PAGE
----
FIG. 4 is a schematic representation of a portion of the drier and heater assembly shown in FIG. 3.
FIG. 5 is a schematic representation of the wax coating system of the present invention.
The elongate teeth cleaning article of this invention provides the combined functions of an interproximal brush and floss. In the representation shown in FIG. 1, the polymer coated thin floss brush 2 comprises a brush portion which is imparted with a thin coating of wax 4 positioned over the entire length. The brush is relaxed and yarn-like, suitable for cleaning between the teeth in a brushing action, pulling the floss back and forward across tooth and gingival surfaces. The cavities in the brush surface capture and remove food bacteria and other materials on the tooth and gum surfaces. Under tension, the brush portion stretches to become a thread, suitable for the upward and downward scraping motion along the opposed tooth surfaces and facilitates easier insertion between interstitial spaces. When relaxed, the brush portion returns to the yarn-like extended configuration.
The thin floss brush 2 is manufactured in a continuous length of alternating thread and brush portions, a portion of which is shown in FIG. 2. By severing the thread portion 10 separating a terminal thread and brush portion 12, a length of floss corresponding to FIG. 1 is obtained. This continuous length of floss is suitable for dispensing from a spool in a conventional floss dispenser.
FIG. 3 is a schematic representation of the system for producing a continuous length of connected dental floss brushes of this invention. The article is manufactured by processing a yarn, preferably a high tenacity nylon yarn, with a polymer coating, evaporating solvent from the thread portions under tension, steam treating the relaxed yarn, removing excess solvent and evaporating residual solvent, and coating the yarn with a warm solution of a low melting, non-clogging wax combined with a viscosity lowering agent. Optionally, excess wax could be removed after the coating step. Also, a volatile viscosity lowering agent could be used. The product is then collected on reels (spools or cones) which are further processed through a packaging operation to provide the finished output product. Alternatively, the polymer coated yarn can be stored on reels prior to the wax coating operation (See FIG. 5).
Yarn 20 is drawn from yarn packages (spools or cones) which is mounted on a creel 22. Yarn 20 is pulled through the coating bath 126. In coating bath 126, a dye-containing polymer in a volatile solvent is applied to a selected segment of the yarn while the tension is increased, effecting liquid penetration of the yarn while avoiding excessive liquid pickup.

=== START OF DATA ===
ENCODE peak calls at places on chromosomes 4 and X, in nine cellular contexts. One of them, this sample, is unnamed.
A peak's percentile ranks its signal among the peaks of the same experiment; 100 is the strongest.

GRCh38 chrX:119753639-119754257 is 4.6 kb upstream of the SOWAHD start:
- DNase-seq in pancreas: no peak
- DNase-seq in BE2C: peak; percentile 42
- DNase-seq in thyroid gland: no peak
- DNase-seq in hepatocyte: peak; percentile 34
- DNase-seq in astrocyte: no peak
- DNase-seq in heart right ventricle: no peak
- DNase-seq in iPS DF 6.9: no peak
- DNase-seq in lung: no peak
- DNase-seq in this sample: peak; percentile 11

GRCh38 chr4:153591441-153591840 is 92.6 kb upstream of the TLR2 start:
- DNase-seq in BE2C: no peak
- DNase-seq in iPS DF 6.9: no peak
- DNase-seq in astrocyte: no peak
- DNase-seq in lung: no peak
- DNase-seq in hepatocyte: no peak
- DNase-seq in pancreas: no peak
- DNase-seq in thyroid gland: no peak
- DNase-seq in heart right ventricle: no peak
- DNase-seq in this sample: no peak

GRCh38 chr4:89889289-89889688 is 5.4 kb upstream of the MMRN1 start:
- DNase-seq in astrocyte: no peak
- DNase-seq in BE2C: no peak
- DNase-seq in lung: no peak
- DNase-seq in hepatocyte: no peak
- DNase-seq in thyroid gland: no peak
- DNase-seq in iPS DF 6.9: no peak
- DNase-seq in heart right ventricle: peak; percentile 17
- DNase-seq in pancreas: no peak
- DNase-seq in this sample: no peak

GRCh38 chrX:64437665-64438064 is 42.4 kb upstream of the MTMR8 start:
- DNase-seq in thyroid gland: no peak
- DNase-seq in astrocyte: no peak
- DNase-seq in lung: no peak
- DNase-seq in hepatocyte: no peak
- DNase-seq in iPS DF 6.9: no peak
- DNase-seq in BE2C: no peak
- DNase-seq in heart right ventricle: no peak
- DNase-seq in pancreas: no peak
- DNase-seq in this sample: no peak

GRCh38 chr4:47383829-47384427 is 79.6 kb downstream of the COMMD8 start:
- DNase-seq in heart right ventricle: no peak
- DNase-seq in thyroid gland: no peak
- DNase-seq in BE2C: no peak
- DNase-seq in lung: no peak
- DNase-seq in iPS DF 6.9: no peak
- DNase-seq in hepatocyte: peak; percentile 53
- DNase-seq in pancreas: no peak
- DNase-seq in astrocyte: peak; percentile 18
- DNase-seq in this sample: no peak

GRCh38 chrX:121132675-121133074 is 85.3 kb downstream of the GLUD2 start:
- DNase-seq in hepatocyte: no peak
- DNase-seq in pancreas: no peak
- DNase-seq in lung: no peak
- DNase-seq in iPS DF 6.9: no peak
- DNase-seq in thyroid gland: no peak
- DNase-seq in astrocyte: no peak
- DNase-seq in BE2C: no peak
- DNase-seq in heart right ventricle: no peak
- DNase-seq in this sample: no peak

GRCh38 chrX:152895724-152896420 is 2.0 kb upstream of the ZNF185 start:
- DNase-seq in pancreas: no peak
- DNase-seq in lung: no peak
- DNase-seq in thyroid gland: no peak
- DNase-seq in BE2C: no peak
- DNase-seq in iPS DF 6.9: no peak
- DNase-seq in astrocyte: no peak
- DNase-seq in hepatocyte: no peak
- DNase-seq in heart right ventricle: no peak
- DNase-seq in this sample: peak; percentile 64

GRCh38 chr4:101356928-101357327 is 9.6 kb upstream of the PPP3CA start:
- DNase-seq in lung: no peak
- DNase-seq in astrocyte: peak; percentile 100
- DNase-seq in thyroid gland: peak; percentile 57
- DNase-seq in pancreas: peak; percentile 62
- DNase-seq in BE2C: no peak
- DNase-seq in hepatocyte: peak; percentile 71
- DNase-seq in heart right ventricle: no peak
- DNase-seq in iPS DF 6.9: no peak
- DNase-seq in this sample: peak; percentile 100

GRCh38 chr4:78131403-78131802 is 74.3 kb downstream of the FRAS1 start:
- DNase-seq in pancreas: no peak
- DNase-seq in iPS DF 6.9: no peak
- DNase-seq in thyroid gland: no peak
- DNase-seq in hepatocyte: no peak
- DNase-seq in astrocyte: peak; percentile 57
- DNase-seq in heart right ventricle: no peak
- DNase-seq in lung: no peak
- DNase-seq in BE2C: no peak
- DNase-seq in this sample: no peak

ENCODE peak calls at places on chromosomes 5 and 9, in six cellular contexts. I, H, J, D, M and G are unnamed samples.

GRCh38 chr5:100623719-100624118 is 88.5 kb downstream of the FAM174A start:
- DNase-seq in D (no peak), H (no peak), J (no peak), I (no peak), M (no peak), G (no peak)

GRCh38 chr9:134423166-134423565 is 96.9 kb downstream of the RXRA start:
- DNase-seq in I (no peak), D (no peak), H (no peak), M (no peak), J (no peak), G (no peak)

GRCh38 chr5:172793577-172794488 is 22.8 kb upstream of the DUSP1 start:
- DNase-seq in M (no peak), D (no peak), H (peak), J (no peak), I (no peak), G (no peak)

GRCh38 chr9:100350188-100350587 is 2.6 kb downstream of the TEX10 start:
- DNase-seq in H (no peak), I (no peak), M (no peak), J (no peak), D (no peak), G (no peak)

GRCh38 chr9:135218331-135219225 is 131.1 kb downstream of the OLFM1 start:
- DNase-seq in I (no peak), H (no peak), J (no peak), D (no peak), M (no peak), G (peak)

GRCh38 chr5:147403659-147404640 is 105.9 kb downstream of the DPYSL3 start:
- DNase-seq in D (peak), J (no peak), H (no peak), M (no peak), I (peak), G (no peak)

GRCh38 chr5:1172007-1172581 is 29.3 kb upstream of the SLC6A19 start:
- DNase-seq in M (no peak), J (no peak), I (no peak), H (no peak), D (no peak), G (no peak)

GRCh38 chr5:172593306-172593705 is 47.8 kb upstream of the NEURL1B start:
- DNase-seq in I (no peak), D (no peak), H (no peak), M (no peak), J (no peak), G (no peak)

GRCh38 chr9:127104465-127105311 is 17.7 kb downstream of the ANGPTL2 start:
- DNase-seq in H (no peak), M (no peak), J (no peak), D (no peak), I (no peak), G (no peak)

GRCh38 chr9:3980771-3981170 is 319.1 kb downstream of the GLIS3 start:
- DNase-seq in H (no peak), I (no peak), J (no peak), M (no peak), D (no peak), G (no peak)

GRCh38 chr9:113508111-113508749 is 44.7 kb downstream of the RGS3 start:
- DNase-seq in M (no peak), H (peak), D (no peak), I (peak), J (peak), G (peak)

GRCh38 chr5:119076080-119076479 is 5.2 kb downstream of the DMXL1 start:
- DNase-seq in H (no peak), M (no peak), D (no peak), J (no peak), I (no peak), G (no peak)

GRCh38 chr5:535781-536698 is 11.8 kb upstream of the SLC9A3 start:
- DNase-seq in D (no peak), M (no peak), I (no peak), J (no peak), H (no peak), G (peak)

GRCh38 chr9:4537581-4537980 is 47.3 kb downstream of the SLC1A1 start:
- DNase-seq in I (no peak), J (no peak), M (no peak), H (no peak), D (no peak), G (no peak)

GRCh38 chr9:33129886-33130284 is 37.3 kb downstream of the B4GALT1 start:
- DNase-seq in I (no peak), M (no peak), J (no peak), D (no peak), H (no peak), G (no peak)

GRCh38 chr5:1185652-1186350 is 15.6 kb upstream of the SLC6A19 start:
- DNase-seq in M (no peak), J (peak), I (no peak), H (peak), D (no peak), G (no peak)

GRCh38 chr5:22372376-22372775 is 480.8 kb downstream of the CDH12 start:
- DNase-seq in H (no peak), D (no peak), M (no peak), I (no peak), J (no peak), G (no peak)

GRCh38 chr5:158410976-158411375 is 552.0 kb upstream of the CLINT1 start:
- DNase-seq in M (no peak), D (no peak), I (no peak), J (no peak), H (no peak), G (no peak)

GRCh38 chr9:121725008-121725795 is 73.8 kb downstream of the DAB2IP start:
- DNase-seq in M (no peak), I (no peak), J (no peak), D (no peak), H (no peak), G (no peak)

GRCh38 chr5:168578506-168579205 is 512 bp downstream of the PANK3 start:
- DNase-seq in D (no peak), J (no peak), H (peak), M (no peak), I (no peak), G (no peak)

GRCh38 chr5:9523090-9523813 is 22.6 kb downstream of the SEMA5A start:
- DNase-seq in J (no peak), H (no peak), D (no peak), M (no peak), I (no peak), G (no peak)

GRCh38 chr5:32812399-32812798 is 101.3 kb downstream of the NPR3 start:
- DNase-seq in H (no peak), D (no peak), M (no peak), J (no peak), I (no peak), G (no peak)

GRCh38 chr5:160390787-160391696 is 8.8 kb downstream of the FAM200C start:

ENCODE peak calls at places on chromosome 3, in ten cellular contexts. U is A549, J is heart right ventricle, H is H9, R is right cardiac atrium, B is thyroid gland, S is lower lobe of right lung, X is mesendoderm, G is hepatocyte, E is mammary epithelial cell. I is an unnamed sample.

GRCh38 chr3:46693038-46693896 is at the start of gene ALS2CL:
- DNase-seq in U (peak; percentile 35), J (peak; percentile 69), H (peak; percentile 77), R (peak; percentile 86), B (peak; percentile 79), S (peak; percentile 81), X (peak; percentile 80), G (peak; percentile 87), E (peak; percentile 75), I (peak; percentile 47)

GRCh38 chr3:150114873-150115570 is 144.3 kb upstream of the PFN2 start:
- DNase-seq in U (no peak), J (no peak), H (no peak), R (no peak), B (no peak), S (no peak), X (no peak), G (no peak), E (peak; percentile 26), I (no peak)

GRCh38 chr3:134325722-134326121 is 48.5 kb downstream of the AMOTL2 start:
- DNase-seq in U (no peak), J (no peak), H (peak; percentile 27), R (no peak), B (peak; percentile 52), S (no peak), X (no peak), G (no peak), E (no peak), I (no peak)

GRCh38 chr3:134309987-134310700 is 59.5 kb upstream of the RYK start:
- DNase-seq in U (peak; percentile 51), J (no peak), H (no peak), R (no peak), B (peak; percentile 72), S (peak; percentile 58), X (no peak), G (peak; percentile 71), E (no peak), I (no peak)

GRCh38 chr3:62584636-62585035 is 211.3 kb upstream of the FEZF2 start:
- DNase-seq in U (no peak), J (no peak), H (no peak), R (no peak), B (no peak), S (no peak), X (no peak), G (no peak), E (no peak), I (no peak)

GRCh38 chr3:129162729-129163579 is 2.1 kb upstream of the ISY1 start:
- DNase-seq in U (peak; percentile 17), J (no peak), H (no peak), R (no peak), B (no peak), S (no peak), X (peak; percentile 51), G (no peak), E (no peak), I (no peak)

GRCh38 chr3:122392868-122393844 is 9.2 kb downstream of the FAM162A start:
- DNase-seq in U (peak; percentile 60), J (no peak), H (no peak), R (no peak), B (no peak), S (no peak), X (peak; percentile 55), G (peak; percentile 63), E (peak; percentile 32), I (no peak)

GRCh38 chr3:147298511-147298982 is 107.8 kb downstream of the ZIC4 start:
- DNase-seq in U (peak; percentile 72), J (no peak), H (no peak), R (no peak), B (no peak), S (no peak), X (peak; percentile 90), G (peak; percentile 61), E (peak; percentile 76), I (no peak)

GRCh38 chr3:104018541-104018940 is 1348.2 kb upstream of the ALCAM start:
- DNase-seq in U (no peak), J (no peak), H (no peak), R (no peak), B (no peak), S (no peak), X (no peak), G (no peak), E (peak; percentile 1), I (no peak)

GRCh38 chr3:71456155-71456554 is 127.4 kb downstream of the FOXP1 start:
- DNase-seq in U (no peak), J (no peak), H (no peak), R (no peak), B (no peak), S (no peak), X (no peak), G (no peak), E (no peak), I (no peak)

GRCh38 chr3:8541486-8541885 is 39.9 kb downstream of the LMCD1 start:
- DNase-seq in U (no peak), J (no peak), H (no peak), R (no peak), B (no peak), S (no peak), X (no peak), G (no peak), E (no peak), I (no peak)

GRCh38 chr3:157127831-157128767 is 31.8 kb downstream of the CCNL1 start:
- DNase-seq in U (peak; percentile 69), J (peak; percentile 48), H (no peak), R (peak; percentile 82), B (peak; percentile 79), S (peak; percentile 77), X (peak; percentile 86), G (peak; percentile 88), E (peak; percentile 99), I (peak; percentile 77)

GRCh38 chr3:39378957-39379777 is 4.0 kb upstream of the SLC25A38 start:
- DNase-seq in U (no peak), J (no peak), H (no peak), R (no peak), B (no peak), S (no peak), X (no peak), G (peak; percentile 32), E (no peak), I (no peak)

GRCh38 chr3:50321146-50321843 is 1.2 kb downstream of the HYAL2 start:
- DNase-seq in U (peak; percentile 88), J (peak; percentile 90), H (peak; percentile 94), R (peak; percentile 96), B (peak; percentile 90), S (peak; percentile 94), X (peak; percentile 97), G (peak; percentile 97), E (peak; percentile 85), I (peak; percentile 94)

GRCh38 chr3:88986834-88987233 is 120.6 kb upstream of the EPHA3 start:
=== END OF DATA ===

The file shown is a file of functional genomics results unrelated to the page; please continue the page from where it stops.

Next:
The coated yarn is then transported under tension on to an infrared drying chamber 100. The drying chamber is equipped with a hooded 150 ventilation chamber 146. This chamber is equipped with blower 148.
Yarn 20 is pulled through the second coating bath 26. In coating bath 26, a polymer solution in a volatile solvent is applied to the yarn while the tension is increased, effecting liquid penetration of the yarn while avoiding excessive liquid pickup. Any excess coating solution may be removed by conventional squeeze rollers.
The coated, dyed yarn is then pulled into a chain driven drying chamber 28. Referring to FIGS. 3 and 4, this system comprises opposed moving chains 30 and 32, the opposing faces of each moving chain having respective insulating pads 34 and 36. The upper chain sections include infrared heaters housed in a stainless steel vestibule. The lower chain section includes an air exhaust vestibule. The combination of the forced convection and radiant heat evaporates solvent which is removed from the driving chamber through the air exhaust vestibule 40. The potions of the yarn suspended between and shielded by adjacent insulating pad pairs in heating zones 42 are exposed to the heat, and the exposed coating is completely dried and hardened (the solvent is substantially vaporized) by the time it reaches the exit of the drying chamber. The exposed, dried portions retain the thin configuration formed under tension, producing the thread portion. The portions of the yarn held between the insulating pads 34 and 36 are protected from the heat and experience little or no solvent loss during the period of high tension. The infrared heaters are designed and arranged to provide drying temperatures of from about 70° to 160° C.